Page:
In most electrical systems, an encoder or similar sensor detects steering-wheel movements direction, magnitude, speed, and so on and sends inputs to an onboard controller. It interprets the signals and then commands electromechanical actuators to turn the wheels accordingly.
Position sensors on the actuators close the feedback loop with the controller, ensuring the vehicle wheels match steering commands.
Without the traditional mechanical steering link, however, developers of by-wire controls discovered early on that the loss of tactile feedback often degraded control. It caused problems such as over or understeer and compromised safety. Overcoming this drawback often requires a tactile-feedback device (TFD) that connects to the steering wheel and mimics the feel of mechanical systems.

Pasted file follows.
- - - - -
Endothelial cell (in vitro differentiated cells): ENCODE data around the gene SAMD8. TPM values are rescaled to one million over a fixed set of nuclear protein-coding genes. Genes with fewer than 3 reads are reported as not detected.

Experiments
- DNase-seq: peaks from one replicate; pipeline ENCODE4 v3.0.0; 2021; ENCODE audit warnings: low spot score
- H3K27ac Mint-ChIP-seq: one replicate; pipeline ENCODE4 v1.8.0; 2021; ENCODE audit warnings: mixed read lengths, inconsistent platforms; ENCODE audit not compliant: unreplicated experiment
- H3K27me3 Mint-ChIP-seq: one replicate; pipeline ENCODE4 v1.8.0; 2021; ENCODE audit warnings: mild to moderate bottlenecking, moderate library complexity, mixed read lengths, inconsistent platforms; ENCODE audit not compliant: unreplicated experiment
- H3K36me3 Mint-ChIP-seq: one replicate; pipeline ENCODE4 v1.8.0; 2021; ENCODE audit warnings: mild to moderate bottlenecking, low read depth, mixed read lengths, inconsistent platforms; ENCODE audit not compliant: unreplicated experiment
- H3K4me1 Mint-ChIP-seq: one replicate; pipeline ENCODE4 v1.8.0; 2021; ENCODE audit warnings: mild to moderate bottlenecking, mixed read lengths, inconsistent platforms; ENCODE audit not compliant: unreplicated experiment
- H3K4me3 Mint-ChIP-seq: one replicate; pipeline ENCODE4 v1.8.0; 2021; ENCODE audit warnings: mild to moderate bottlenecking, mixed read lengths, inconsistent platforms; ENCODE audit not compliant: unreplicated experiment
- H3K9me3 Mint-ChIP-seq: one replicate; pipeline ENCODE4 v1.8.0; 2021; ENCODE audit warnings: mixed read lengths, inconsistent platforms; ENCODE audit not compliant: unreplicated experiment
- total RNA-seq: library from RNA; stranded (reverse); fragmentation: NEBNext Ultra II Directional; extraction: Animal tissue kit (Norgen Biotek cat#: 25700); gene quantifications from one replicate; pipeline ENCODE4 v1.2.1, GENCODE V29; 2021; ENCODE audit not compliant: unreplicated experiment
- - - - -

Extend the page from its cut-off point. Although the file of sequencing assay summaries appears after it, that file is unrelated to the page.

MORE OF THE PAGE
For example, a TFD can increase steering effort to tell the operator he's hit an obstruction. Pulsing while turning the wheel may indicate mechanical failure. And TFDs can incorporate vehicle warning systems, endstops (endof-travel indication), and variableeffort steering to enhance control, minimize oversteer and understeer, and improve safety. Further, ongoing efforts to develop standards and common vehicle interfaces may cut engineering and operator-training costs.
In by-wire systems, optical or magnetic Hall-effect encoders or potentiometric-resistive sensors near the wheels or suspension sense motion. The controller receives the data and, in turn, drives the TFD. Tactile-feedback algorithms modulate the torque an operator feels as a function of steering-wheel rotational position, velocity, acceleration, wheel position and speed, and so on.